So how did you get involved in a British gangster film?

Guy Ritchie specifically wanted me for the part. He called and I was like, Hell yeah, because I’m a Guy Ritchie fan—from Lock, Stock and Two Smoking Barrels and Snatch.

You seemed to have an easy rapport with Jeremy Piven. Did you guys know each other before or did that just happen on the set?

No, we had just met, man. But whenever I start shooting a movie and I know I’m going to have scenes with somebody, I try to hang out with them and get to know them so that the chemistry is already there once we do scenes together. But Jeremy is a real down-to-earth person, and I still talk to him today. I remember telling his ass to stop eating so much damn fish all the time. [Laughs.] When that thing happened with the mercury [poisoning], he hit me and said, “You were the one to tell me to stop eating all that damn fish.” And I was like, “I told you, man!” [Laughs.] He’d be eating fish for breakfast, lunch, and dinner.
So that was true?

A lot of people thought he was making up the mercury poisoning thing. I’m telling you, as his friend trying to look out for him, when he was around me, he definitely OD’d on fish.

You also did the video game-based movie Max Payne. And now there’s Gamer. How much of a gamer are you?

I don’t really have time to be a gamer, but I used to be a hell of a gamer back in the day. But it was about getting a lot of versatility on my résumé. Did the action flicks, did comedy, did drama—so I’m just trying to make sure that, before I get that starring role, that I feel like I got my feet wet.

Now, the guys who directed Gamer also did the Crank movies. Is this going to be as bat shit as those were?

Oh, hell yeah. They’re cutting-edge. They have an unorthodox way of directing and I love it. It’s just a whole new, young, fresh energy to directing, so absolutely. It’s Crank on steroids.

Do you have your sights on the ideal starring role?

I wouldn’t know until it came, man. But generally speaking, it would be something that is completely outside of the character people know me as. So I’ll be able to surprise everybody by doing something totally unexpected.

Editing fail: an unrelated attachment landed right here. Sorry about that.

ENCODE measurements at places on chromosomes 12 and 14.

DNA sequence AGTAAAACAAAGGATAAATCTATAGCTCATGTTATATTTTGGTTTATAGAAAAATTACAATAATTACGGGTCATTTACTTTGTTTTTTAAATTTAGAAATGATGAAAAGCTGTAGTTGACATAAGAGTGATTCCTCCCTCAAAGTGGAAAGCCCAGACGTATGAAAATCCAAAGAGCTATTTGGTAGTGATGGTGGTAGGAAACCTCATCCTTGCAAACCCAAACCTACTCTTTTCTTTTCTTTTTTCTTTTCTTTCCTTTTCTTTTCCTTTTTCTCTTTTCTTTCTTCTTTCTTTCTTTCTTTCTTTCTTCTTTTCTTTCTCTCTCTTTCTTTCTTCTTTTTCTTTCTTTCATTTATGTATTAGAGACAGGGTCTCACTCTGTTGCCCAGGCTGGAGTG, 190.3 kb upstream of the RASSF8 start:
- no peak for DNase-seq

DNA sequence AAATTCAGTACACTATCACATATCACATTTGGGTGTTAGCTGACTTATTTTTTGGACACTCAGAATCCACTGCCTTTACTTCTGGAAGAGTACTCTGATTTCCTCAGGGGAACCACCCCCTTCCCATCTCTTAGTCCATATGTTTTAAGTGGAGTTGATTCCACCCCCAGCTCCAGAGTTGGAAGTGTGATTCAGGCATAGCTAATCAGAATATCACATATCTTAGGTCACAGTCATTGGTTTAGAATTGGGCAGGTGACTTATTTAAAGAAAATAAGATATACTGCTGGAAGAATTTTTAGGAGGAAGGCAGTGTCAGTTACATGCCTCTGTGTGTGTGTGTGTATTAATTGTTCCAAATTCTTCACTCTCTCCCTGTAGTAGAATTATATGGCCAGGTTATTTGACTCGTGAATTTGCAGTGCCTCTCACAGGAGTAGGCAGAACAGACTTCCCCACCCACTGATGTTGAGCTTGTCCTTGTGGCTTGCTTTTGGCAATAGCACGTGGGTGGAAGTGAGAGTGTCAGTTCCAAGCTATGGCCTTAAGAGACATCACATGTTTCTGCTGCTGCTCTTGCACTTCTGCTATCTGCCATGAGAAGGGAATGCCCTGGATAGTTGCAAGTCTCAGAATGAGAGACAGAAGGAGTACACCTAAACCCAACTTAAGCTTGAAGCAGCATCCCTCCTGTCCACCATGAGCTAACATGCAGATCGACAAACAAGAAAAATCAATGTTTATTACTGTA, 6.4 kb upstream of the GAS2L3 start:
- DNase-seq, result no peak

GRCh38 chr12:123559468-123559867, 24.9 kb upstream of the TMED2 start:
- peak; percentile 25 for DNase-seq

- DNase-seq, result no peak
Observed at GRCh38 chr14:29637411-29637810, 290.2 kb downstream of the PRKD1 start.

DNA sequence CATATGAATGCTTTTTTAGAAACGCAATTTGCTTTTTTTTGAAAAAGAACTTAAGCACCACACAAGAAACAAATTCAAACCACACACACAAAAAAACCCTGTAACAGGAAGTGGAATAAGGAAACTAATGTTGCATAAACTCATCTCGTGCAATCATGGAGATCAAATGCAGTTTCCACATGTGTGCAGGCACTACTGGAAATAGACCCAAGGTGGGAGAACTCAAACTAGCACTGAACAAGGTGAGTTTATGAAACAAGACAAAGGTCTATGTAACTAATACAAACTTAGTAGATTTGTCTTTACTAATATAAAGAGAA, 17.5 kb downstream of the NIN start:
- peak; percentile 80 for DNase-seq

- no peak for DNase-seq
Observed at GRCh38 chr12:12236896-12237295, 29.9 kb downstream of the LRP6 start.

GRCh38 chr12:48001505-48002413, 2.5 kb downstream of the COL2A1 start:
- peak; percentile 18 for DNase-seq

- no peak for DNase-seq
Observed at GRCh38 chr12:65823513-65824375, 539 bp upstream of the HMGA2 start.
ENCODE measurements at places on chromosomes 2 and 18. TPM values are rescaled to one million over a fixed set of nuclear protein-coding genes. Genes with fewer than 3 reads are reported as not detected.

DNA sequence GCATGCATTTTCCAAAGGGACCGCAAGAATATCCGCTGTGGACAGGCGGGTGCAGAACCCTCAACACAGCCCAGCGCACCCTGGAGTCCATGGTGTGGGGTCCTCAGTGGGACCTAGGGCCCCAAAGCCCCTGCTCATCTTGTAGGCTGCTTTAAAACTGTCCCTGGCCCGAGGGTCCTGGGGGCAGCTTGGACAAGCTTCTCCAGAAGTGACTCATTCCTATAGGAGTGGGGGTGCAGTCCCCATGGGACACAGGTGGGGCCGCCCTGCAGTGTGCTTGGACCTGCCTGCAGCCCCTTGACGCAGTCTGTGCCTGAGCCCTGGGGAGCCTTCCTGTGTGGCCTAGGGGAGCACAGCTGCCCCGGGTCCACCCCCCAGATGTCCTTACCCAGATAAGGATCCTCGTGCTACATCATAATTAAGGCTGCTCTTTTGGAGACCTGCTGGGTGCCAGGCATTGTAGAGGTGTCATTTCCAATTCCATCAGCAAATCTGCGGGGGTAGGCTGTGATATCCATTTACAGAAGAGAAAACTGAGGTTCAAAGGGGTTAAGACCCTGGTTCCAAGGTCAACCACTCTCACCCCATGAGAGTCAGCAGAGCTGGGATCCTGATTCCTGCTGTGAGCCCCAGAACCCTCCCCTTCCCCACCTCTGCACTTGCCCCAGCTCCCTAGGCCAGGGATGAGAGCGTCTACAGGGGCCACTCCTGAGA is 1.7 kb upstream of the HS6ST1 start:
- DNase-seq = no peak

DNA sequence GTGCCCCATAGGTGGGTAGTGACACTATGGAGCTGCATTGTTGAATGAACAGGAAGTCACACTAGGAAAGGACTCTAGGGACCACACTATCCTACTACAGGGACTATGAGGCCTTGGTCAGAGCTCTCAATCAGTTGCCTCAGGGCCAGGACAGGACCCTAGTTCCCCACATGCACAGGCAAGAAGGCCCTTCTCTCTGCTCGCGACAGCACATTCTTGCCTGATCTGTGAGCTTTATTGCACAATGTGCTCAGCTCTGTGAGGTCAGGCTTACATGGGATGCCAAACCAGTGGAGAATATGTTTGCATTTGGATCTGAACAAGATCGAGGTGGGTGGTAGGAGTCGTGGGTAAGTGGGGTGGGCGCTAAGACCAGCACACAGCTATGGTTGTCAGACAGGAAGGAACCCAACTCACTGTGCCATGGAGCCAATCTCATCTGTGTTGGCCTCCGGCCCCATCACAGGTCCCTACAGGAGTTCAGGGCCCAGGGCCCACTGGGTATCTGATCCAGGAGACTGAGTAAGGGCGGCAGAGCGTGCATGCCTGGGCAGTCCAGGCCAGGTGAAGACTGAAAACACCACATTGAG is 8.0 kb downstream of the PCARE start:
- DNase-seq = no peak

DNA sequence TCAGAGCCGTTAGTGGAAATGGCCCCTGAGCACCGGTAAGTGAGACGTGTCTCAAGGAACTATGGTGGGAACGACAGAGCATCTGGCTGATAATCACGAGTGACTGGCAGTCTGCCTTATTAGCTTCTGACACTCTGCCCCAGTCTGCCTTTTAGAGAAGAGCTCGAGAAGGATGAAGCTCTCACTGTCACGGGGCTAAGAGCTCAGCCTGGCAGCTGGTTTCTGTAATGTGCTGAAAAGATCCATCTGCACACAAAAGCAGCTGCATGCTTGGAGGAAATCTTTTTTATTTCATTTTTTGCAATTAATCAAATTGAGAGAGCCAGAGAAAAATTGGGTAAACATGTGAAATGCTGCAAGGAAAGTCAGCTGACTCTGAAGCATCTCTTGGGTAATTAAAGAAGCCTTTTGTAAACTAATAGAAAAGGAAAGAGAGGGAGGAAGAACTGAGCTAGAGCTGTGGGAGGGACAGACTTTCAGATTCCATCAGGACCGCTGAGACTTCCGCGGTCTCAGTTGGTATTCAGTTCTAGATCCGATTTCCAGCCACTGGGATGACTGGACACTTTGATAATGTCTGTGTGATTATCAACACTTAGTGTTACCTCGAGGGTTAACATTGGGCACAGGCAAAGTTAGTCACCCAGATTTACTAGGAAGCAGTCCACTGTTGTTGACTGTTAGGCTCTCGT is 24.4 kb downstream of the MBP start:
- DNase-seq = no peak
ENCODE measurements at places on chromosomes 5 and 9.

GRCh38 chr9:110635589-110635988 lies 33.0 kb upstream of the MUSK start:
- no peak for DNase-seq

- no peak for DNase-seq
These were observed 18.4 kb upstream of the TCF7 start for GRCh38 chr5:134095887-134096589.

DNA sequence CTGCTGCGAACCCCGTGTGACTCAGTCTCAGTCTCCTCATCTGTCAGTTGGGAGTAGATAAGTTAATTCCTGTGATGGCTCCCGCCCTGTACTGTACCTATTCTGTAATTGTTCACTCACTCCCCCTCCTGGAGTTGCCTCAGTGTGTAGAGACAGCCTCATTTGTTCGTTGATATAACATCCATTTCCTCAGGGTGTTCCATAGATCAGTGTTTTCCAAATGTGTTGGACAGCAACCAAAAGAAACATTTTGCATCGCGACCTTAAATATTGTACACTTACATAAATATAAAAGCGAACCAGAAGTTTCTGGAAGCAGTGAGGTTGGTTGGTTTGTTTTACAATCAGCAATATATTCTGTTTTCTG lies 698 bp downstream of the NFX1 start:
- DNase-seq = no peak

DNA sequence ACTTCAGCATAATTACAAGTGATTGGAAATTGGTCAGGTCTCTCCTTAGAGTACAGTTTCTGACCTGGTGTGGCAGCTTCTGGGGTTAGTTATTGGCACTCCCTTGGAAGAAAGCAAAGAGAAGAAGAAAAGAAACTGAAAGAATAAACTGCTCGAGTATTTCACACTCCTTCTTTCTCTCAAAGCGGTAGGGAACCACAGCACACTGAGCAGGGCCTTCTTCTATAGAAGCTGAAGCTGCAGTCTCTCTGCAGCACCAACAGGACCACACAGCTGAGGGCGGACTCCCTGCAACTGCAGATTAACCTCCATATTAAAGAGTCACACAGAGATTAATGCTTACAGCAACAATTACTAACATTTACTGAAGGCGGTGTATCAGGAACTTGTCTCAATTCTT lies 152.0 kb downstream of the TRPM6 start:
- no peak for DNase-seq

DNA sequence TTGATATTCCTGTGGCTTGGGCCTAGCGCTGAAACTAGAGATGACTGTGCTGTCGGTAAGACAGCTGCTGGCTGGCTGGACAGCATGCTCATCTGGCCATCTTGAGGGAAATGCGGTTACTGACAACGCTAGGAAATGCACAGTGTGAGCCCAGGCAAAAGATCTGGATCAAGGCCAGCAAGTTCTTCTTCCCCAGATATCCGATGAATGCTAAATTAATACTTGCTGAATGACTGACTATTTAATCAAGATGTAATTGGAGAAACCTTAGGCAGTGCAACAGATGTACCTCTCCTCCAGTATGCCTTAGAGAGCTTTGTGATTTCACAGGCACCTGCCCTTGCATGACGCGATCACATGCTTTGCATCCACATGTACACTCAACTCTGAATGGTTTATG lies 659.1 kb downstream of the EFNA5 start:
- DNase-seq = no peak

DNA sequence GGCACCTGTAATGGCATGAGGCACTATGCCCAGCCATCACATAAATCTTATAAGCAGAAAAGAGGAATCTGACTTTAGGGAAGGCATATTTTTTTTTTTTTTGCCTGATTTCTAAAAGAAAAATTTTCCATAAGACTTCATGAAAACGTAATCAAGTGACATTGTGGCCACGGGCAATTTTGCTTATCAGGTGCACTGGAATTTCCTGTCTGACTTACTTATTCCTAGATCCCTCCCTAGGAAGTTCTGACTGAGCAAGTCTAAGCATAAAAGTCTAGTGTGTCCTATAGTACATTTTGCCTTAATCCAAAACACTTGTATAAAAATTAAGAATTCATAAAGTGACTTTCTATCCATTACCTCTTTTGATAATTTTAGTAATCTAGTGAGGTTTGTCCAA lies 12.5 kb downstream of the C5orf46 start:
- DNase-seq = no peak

In addition to music and acting, you also have your own brand of cognac coming out, right?

Yeah, it’s called Conjure. I actually went to Cognac, France, and blended it myself along with a master blender from my business partners, Birkedal Hartmann. They’ve been in business since, like, the 1800s. I just wanted it to be an experience, because I know that there are other entertainers coming out with liquors. But in my opinion there hasn’t been a new cognac in a very, very long time. And I’m not saying this just because I blended it, but it is phenomenal.

A while back, you had a war of words with Bill O’Reilly. Do you ever regret engaging in those kinds of fights?

They seem to be a no-win. I never regret anything that I do. It always makes you a stronger person. But with Bill O’Reilly, a lot of people don’t know, I saw him at the White House Correspondents’ Dinner and I walked up on him and we had a brief conversation. And it actually led to some good. Exactly what happened and what was spoken about I can’t necessarily disclose, but I can say we talked about my foundation—the Ludacris Foundation. And after all this time of him saying all these things, I just went up to him and I said, “I wanted to meet the man who has so much to say about me but knows absolutely nothing about me.” That’s how the conversation started. And I think he gained a new appreciation for who I am, and now we’re trying to work toward doing some positive things.
Finally, does it suck that your birthday is September 11?

Not at all, man. I celebrate my birthday the whole month of September, so just that one day doesn’t ruin anything for me.